Smith will not return to Missouri - That although he was captured by Missouri agents in Illinois, he would not set foot in Missouri dead or alive. (Smith 1902 5:216) - Mormons hold the position that this prophecy was fulfilled. Smith did not return to Missouri even though he was captured by Missouri agents in Illinois.
Smith spoken of for good and evil among all nations, kindreds, and tongues - "He called me by name, and said unto me that he was a messenger sent from the presence of God to me, and that his name was Moroni; that God had a work for me to do; and that my name should be had for good and evil among all nations, kindreds, and tongues, or that it should be both good and evil spoken of among all people" Joseph Smith — History 1:33 - The LDS contend this prophecy has been fulfilled, citing discussions of Smith by American, German and Finnish scholars as well as the church's missionary program.[29]
Stephen A. Douglas to run for president - That Stephen A. Douglas, a prominent politician at the time, would run for the presidency. He also predicted that if Stephen Douglas slandered the Church then he would feel the weight of the hand of the Almighty upon him. Smith 1902 5:394 - The LDS believe this prophecy was fulfilled. Douglas did indeed run for president in 1860. After making a slanderous comment towards the Church and its members, he (indeed) did not win the election. Critics will argue this is all circumstantial and has no relevancy.
Stakes established in Boston and New York - "In the great cities, as Boston, New York, etc., there shall be stakes" Smith 1902 6:319 - Mormons believe this prophecy has been fulfilled. Several Stakes have established in those cities. There are now thousands (and in some cases tens of thousands) of members of the LDS Church in every arguably "great city" in America.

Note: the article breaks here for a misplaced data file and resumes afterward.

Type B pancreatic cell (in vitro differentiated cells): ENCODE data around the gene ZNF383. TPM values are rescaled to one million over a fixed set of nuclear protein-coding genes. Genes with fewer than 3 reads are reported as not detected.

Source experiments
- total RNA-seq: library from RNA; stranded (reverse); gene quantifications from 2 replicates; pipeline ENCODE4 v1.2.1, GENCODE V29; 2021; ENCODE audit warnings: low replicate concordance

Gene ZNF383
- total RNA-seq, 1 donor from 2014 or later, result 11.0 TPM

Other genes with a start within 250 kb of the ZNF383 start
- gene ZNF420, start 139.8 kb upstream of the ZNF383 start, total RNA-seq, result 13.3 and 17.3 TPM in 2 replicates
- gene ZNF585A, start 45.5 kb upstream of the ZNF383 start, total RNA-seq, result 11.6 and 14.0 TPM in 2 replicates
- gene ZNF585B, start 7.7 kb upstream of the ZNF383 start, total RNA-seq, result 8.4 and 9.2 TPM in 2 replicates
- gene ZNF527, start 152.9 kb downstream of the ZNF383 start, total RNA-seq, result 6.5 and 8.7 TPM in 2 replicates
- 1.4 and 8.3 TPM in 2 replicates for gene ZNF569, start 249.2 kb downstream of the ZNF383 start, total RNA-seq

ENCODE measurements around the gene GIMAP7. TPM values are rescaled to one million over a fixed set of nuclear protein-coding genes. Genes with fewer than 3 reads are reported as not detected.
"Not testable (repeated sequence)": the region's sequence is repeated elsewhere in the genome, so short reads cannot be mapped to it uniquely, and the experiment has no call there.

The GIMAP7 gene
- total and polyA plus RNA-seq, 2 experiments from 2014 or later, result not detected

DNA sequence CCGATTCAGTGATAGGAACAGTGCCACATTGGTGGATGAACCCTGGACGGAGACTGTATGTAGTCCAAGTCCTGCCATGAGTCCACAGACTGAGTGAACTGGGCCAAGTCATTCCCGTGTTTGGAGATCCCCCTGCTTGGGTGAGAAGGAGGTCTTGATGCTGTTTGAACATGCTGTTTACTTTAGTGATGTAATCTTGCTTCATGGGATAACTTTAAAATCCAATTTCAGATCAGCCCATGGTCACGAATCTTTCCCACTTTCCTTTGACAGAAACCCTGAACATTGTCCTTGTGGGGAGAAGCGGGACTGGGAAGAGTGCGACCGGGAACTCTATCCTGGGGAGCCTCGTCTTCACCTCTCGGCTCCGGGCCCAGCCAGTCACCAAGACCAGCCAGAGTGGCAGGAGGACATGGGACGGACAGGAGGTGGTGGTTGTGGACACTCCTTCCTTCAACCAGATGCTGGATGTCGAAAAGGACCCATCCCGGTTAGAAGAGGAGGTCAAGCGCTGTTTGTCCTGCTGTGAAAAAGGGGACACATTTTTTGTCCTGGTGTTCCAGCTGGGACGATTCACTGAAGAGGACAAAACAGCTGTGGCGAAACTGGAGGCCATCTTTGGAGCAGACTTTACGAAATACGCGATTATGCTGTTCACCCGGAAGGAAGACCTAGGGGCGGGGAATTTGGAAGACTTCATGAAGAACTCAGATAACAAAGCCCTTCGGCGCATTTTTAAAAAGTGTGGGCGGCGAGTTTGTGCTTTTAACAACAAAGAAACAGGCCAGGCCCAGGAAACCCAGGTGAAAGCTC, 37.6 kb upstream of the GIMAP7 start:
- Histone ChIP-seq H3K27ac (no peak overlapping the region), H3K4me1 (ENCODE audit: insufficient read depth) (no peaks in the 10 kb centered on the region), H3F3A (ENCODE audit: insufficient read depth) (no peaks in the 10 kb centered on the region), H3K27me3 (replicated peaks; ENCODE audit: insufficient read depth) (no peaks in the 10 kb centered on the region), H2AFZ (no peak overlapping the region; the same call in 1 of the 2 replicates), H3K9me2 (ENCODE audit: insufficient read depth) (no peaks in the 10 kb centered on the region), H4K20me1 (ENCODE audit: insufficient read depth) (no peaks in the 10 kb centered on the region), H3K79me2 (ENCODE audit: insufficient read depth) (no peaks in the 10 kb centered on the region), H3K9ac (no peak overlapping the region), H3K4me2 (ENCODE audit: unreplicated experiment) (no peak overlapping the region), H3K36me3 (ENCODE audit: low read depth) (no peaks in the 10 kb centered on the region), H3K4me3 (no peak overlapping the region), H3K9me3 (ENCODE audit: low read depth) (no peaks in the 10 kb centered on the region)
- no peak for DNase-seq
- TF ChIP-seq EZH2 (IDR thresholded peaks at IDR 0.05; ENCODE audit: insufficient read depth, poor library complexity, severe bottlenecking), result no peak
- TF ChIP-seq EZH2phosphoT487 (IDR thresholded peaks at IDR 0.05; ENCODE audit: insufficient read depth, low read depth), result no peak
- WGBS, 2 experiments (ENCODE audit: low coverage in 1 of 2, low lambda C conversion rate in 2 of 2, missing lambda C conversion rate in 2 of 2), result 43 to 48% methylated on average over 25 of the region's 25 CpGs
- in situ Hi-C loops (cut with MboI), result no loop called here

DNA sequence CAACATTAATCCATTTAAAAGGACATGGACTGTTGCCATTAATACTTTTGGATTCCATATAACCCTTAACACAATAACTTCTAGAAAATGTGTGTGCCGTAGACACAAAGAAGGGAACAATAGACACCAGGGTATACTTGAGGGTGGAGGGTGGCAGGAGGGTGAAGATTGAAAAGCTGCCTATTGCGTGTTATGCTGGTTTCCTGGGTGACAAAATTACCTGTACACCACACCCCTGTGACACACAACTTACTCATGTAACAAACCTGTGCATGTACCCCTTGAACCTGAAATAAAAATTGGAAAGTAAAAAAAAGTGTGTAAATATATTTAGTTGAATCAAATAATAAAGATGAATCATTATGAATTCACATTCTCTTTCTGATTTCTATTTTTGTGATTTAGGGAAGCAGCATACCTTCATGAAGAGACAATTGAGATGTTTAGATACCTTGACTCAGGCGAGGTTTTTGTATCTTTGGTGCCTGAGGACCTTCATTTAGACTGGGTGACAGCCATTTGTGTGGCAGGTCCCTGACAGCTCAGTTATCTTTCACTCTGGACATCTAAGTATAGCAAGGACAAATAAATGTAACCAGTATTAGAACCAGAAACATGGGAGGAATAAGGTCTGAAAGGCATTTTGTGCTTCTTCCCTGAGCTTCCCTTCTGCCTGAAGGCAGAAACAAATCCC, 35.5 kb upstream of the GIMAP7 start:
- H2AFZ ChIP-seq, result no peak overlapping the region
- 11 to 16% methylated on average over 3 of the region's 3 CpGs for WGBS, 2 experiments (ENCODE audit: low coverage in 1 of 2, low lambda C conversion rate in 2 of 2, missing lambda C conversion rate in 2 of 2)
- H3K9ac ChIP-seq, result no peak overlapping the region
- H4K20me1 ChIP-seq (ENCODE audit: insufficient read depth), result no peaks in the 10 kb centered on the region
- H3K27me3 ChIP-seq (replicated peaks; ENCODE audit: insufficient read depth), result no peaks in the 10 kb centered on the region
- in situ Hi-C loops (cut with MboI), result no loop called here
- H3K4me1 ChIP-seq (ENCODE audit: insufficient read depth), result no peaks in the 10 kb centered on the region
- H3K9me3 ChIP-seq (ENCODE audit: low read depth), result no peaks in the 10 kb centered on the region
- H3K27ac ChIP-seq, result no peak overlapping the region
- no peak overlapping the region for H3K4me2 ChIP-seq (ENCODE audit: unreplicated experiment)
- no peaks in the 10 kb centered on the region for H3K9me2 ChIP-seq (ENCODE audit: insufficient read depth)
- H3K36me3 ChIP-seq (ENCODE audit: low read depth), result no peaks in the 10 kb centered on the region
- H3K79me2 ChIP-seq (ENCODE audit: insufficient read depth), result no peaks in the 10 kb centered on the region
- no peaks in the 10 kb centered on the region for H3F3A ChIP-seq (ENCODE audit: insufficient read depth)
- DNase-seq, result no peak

Joseph and Hyrum Smith to die if re-captured - That he and his brother Hyrum Smith would die if they were re-captured. On June 22, 1844, five days before his death, he wrote: "I told Stephen Markham that if I and Hyrum were ever taken again we should be massacred, or I was not a prophet of God" Smith 1902 6:546 - Mormons believe this prophecy was fulfilled. Both Smith and his brother Hyrum were killed by a mob after they returned to custody.
Dr. Richards will not have hole in garment - Dr. Richards would not be injured during an altercation. Smith 1902 6:619 - Mormons believe this prophecy was fulfilled as Willis Richards was not shot during the mob shooting at Carthage Jail which took the life of Smith and his brother, Hyrum.
Dan Jones to visit Wales - "Soon after Dr. Richards retired to the bed ... and when all were apparently fast asleep, Joseph whispered to Dan Jones, "are you afraid to die?" Dan said, "Has that time come, think you? Engaged in such a cause I do not think that death would have many terrors." Joseph replied, "You will yet see Wales, and fulfill the mission appointed you before you die" Smith 1902 6:601 - Mormons believe this prophecy was fulfilled. It is well documented by multiple sources that Dan Jones was on his deathbed and was widely believed to be dying of a severe illness at the time this prophecy was recorded. Jones recovered and did indeed visit Wales.

See also

Notes

References

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External links

Favorable
  • Doctrine and Covenants
  • "World of Abraham"
  • "Samples Of Prophecies Of Joseph Smith That Have Been Fulfilled" from FAIR
  • Fulfilled Prophecies of Joseph Smith
  • Joseph Smith Prophecies
Unfavorable
  • Ed Decker
  • Christian Apologetics & Research Ministry